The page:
Digital technology and innovation are radically changing healthcare. From research and development to new treatments, apps, platforms and wearables and having a profound impact.
Search engines and social networks are also changing the ways patients seek out information and treatments, even if that means going abroad for a cure. Healthcare needs to keep innovating. Whether you live in a country where it's public or private funded, or a hybrid of the two, as a sector it's under enormous strain.
In developed countries - with aging populations - the impact of age-related and chronic diseases, such as cancer and diabetes, are crippling health providers. Waste also plays a big impact in the ongoing need to find new solutions to serious challenges. In the U.S. alone, The Institute of Medicine estimates that $750 billion of medical spending is wasted every year (around 30% of health-care spending) "on unnecessary services, excessive administrative costs, fraud, and other problems."
One way to reduce this waste is taking a proactive approach to treatments.
Providing proactive treatment
Medical providers, insurers and pharma companies know there is more than enough data that can be used to accurately identify high risk patients. For example, people who's lifestyle and diet mean they could become diabetic, have a stroke or a heart attack, would benefit from proactive health monitoring.
Instead of medical providers waiting for someone to present symptoms, we have the technology for proactive healthcare to prevent problems long before they occur. Risk indicators, such as weight, age, dietary choices and a patient's families medical history are a few of the ways doctors could choose patients who would benefit from proactive monitoring.
Bringing together apps, wearables and other healthcare tech would make it possible for doctors to keep a closer eye on a patient's dietary and exercise choices. Armed with this data and relevant health tech solutions, doctors can help patients make smarter choices; ways to reduce calorific intake, units of alcohol consumed and stop smoking.
Connected devices could help encourage patients to exercise more. More complex monitoring is also possible. Alongside illness prevention, doctors can use apps and wearables to monitor the impact of treatments. Patients will feel more empowered to manage their own health, with access to support and coaching around the clock. All of this contributes to a reduction in the demand placed on healthcare providers and therefore the overall cost of healthcare.
Increasing access to healthcare
Access to healthcare is not universal around the world. It depends on the state of economic development and in many cases, geography. However, as we have seen with finance, digital technology is giving many more people access to the level of healthcare needed to increase lifespans and improve the outcome of treatments.
In Indonesia, for example, a country with hundreds of remote islands and rural regions, infant mortality is one of the highest in the world. One of the most serious challenges is that pregnant in rural areas and islands rarely have access to qualified doctors. Medical provisions vary greatly between developed cities and other areas of the country. Now with medical apps, midwives can collect medical data from pregnant women, then send the information to obstetricians and gynecologists to improve the outcome of pregnancies.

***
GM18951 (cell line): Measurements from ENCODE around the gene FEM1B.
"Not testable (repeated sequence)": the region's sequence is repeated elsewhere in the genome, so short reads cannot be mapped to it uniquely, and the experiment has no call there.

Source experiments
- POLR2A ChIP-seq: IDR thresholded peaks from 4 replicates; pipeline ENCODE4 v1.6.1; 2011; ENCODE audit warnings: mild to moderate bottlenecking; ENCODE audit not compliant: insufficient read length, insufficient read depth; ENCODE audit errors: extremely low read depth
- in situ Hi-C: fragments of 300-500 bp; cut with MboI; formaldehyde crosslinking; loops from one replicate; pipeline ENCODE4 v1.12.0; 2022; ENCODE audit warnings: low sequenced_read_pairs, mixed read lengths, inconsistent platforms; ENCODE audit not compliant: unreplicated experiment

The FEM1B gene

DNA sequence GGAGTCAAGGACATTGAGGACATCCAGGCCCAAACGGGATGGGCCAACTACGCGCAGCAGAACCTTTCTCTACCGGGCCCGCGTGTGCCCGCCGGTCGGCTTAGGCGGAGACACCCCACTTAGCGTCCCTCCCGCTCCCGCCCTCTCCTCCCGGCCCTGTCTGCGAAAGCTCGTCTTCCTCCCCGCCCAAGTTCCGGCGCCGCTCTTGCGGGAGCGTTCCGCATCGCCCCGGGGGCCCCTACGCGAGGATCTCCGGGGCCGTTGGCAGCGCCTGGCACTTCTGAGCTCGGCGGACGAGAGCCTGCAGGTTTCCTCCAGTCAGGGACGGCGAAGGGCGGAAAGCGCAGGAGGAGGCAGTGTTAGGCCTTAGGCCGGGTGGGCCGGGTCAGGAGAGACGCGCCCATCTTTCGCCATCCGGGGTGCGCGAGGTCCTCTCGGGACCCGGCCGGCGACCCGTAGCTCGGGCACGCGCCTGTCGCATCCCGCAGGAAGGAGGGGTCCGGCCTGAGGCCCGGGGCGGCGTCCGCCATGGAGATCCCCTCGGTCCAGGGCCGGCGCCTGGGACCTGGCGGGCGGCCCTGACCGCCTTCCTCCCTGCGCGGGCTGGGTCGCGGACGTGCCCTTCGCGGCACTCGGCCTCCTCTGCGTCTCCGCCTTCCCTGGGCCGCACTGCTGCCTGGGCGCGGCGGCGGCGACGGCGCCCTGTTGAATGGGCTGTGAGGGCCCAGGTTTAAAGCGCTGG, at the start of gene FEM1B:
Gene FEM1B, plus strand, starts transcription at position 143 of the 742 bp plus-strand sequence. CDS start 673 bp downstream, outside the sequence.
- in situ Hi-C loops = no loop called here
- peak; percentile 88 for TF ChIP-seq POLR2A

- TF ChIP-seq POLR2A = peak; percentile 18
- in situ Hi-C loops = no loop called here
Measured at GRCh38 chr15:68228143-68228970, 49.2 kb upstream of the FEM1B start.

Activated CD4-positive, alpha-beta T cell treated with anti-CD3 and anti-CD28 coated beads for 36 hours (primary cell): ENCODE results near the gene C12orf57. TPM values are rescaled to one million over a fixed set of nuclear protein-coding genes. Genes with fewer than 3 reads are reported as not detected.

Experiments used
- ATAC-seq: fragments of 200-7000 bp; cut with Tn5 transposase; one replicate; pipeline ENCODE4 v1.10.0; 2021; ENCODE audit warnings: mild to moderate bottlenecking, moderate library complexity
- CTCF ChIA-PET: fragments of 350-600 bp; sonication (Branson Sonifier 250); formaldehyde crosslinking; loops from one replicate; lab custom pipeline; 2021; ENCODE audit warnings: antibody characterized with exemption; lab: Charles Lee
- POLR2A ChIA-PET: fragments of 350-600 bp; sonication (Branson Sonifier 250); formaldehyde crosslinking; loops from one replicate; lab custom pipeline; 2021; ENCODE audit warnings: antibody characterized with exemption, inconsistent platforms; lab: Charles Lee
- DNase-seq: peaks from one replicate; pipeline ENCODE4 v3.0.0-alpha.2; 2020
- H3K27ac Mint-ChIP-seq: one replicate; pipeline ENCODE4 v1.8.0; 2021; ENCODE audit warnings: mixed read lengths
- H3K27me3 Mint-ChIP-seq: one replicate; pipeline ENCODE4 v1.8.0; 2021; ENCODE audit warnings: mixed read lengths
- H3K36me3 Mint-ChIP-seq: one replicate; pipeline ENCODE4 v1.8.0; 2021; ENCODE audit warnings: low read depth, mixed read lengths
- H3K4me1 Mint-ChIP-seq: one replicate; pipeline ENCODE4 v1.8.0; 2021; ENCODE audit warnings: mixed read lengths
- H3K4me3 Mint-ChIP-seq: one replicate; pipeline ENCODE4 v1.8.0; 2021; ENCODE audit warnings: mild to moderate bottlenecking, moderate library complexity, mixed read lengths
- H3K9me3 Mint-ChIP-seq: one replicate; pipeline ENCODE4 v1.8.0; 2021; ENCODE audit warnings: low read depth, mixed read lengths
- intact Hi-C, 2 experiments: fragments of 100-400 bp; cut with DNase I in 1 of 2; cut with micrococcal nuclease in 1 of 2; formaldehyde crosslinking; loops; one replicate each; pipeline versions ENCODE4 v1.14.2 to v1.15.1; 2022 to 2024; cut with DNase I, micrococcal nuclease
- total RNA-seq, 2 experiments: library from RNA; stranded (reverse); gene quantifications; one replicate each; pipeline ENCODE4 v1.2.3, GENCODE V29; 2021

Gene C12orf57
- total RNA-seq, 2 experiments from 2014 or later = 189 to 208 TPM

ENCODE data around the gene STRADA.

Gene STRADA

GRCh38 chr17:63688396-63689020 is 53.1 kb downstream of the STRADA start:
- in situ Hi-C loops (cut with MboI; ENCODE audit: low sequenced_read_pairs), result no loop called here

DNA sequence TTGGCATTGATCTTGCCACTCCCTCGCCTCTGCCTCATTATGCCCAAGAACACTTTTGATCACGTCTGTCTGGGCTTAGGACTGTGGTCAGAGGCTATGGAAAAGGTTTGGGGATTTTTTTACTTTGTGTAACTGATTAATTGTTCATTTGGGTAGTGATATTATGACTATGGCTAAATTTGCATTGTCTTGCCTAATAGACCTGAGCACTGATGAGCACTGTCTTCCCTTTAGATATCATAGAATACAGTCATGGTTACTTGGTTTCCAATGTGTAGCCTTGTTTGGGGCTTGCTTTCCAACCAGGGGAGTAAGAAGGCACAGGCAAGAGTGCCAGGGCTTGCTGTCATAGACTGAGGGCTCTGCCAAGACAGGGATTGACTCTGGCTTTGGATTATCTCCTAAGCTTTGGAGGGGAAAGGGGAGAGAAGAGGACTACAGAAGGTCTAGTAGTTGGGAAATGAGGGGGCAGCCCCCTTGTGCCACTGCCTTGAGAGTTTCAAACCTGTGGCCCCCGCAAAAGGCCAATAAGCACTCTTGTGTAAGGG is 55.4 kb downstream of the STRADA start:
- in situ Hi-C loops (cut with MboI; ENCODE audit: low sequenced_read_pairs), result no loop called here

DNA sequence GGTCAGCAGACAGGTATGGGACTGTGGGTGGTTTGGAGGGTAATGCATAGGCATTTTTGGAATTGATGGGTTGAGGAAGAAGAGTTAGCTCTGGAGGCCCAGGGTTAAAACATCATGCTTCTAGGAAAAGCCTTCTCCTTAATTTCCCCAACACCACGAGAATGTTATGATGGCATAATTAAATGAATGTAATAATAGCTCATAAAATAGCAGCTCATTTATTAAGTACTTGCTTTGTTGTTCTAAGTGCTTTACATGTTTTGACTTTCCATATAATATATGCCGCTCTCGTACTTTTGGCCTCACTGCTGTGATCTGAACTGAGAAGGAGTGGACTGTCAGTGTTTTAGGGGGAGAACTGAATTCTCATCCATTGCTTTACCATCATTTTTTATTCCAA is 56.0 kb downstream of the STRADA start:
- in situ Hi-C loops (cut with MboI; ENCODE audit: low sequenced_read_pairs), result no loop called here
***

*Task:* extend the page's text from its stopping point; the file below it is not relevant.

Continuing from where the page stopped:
Midwives in rural areas of Uganda are sending compressed ultrasound to specialists, thereby improving the safe delivery of healthy newborn children.
Joining the dots
Healthcare that remains responsive, instead of proactive, will continue to be expensive and wasteful. Patients are only going to get the treatments they need when healthcare becomes a proactive continuum. When we monitor - as a normal part of our lives - everything from how much we sleep, eat, exercise, and other indicators as needed - we can reduce the risk of falling victim to chronic diseases.
A healthcare sector with access to relevant, timely data, can play a proactive role in the lives of everyone to improve health instead of attempting to cure someone only after something has gone wrong. Focusing on healthy living and introducing proactive health solutions is far more cost effective than treating patients for chronic diseases and other health problems.
Not only would a proactive connected approach improve outcomes, it would boost the global economy. Healthier people are more productive. Healthier people live longer. With a smart, connected strategy and the right technology - which already exists - we are equipped to treat patients more effectively and encourage healthier choices.
So we can expect priorities and resources to shift steadily from traditional to proactive medicine provided through monitoring and detecting early signs of health issues. This will drive up demand for relevant technology tools and will create new amazing opportunities for healthcare innovators and start-ups.
Have an idea for a healthcare app? Looking for medical software development exterts to bring it to life? Contact us! Our team will help you build your project from the ground up, making the benefits of digital technology available to your staff and patients.